March 3, 2011

Foreshadowing

Foreshadowing is one of the most interesting techniques to use in writing. It lends a story continuity, tying the beginning in with the middle and the end, and also serves to let the reader know that the author is conscious of where he or she is taking the story. In essence, it allows the writer to pull back the veil a little for the reader and give a glimpse of what is to come - even when the reader is unaware that this is being done until the event actually takes place. It can be a foreshadowing of something relatively small, or something grand and momentous; its fulfillment can be fairly obvious and only the circumstances be shrouded in mystery, or the hint may be so slight that the fulfillment comes with a shock. Either way, there is something about it (if well done) that gives a thrill of expectation to the reader.

Foreshadowing is used in many different ways, in many different stories. It is especially obvious in prequels, such as C.S. Lewis' The Magician's Nephew, a backstory for his The Lion, the Witch, and the Wardrobe which tells Professor Kirke's story and that of the birth of Narnia. The whole story could be referred to as a foreshadowing, really, as it sets the stage the arrival of the Pevensies and all that follows thereafter, but there are also specific elements that are more noticeable; for instance, the poignant scene in which Digory Kirke encounters Jadis at the gate of the Garden. On the gate inscribed in silver are the words,

"Come in by the gold gates or not at all,
take of my fruit for others or forbear,
for those who steal or those who climb my wall
shall find their heart's desire and find despair."

Naturally, Jadis climbed the wall and ate one of the apples of youth, establishing herself as a permanent evil in Narnia, and that looks forward to the time when she rules Narnia as the White Witch. Not only does The Magician's Nephew answer questions that arise in the other books of the series, but it adds depth to the world Lewis created and to the events in The Lion, the Witch, and the Wardrobe. This is the same for any series in which the author ties the books together, especially those where the plots are only loosely bound together, yet have similar threads running through them. In Rosemary Sutcliff's Eagle of the Ninth and its sequels, she links the novels together with the use of a family ring that passes down the generations of the Aquila family. (While this is not strictly foreshadowing, the principle is the same.) On the other hand, a series in which foreshadowing is not used would be Madeleine L'Engle's Time Quintet, in which the second book makes no mention of the events in the first and thus lacks continuity.

But one problem with this is that writers don't always know where they are heading with a story; after all, Tolkien had only fragments of ideas for The Lord of the Rings when he began The Fellowship of the Ring. When this is the case, it frequently shows in rough drafts as the writer's knowledge of the story increases. Thus comes the need for editing, and it is in this process that foreshadowing can be added as the writer weaves the two halves of the novel more tightly together (something that Jenny wrote an excellent post on a little while ago).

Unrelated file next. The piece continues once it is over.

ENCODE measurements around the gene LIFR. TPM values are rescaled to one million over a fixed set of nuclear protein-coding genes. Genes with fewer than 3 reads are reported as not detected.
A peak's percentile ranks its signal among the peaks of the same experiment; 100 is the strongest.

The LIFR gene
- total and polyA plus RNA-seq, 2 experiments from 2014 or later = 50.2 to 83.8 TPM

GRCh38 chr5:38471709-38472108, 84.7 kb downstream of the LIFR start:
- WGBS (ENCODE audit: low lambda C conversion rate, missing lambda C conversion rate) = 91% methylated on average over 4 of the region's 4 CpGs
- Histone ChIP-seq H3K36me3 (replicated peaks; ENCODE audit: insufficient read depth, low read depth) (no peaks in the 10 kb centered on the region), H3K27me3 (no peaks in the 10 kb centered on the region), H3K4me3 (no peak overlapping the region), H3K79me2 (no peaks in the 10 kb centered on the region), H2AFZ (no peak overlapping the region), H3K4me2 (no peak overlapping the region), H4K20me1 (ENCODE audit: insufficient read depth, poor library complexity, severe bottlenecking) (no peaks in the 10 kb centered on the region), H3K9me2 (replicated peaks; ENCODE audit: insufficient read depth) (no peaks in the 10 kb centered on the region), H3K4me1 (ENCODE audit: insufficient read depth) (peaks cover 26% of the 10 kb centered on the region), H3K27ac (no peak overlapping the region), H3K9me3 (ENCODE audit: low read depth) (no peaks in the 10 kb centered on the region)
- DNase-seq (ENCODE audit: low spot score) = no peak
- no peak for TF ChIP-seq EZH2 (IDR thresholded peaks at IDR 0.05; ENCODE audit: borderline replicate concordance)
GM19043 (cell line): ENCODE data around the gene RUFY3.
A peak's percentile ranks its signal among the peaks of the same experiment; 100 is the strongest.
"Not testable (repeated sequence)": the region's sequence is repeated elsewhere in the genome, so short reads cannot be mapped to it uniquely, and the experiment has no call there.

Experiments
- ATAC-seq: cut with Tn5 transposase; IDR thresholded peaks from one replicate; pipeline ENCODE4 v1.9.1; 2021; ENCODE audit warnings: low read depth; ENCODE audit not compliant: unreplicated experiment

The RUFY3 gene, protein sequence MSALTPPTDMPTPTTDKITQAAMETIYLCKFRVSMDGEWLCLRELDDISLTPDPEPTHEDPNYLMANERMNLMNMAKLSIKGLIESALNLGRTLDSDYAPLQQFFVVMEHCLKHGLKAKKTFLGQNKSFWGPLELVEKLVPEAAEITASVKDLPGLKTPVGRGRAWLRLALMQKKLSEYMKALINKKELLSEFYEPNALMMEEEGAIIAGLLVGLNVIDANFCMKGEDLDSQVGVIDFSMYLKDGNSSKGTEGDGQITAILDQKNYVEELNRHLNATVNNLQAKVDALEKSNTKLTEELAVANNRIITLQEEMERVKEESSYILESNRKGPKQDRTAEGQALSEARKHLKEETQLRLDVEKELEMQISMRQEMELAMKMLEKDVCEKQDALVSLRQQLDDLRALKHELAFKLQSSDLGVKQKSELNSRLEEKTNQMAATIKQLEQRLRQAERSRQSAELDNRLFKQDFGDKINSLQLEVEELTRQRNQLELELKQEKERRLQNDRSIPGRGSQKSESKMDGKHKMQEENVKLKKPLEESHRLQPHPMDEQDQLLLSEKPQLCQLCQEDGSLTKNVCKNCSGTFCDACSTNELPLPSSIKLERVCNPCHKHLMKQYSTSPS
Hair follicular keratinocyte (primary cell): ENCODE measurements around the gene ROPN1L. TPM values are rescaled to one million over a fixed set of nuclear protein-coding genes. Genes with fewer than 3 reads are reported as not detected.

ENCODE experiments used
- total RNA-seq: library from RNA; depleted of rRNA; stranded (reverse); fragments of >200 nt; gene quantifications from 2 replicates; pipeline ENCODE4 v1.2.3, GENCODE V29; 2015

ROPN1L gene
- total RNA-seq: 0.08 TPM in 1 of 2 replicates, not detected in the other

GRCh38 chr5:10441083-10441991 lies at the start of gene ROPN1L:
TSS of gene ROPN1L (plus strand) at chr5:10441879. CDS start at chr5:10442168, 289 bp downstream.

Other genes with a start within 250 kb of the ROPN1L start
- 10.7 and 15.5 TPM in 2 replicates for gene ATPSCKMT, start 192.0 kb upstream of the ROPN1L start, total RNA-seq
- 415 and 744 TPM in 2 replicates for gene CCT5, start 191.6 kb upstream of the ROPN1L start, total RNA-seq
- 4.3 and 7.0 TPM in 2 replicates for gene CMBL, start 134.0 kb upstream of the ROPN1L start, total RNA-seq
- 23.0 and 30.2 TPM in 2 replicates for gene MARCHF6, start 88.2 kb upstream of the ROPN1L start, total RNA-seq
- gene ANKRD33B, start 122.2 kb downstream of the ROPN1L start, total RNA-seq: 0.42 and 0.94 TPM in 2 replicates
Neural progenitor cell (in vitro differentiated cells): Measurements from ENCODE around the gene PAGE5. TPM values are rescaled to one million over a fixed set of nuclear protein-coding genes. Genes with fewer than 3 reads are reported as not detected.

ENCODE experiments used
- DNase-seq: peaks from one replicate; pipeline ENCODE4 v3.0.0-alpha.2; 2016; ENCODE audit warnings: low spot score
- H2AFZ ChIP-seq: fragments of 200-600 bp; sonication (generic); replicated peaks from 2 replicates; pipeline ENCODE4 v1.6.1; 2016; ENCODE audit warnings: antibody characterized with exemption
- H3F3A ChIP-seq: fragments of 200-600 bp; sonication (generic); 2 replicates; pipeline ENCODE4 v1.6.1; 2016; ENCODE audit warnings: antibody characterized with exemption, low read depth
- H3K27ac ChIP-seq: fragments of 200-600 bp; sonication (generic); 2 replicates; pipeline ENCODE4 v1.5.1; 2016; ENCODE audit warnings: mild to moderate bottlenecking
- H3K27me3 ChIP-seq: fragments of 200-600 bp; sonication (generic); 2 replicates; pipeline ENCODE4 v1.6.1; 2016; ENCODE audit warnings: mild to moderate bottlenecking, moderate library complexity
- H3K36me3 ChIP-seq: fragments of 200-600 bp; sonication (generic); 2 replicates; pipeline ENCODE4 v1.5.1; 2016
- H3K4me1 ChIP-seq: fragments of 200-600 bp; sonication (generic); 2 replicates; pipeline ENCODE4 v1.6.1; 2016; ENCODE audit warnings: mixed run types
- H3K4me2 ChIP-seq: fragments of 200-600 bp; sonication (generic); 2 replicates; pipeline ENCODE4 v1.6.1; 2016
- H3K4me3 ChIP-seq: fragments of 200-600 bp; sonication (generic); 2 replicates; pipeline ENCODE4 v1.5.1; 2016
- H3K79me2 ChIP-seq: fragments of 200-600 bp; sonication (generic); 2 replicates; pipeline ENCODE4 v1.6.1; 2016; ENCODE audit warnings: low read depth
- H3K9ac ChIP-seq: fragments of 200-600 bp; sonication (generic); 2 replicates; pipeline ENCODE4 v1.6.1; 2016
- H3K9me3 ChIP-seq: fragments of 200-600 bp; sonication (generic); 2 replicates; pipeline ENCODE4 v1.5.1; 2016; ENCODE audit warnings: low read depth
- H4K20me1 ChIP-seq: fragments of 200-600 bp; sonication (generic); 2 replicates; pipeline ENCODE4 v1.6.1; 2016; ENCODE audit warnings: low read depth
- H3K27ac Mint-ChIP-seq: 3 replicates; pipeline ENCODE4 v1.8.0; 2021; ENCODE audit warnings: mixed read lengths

Another use for foreshadowing is to keep readers turning pages. It is not always the best option to drop the reader in the midst of an action scene on page one; sometimes a more "normal" setting is needed to paint a background for the rest of the novel and set up the plot, and so the beginning of a story often has a slower pace than the middle and climax. In such cases, hinting in the first chapters about what is to come later helps keep readers tantalized and waiting for the next twist in the plot.

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meet the authoress
I am a writer of historical fiction and fantasy, scribbling from my home in the United States. More importantly, I am a Christian, which flavors everything I write. My debut novel, "The Soldier's Cross," was published by Ambassador Intl. in 2010.
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The Soldier's Cross: Set in the early 15th Century, this is the story of an English girl's journey to find her brother's cross pendant, lost at the Battle of Agincourt, and of her search for peace in the chaotic world of the Middle Ages.
finished writings






Tempus Regina:Hurled back in time and caught in the worlds of ages past, a Victorian woman finds herself called out with the title of the time queen. The death of one legend and the birth of another rest on her shoulders - but far weightier than both is her duty to the brother she left alone in her own era. Querying.
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Wordcrafter: "One man in a thousand, Solomon says / will stick more close than a brother. / And it's worthwhile seeking him half your days / if you find him before the other." Justin King unwittingly plunges into one such friendship the day he lets a stranger come in from the cold. Wordcount: 124,000 words

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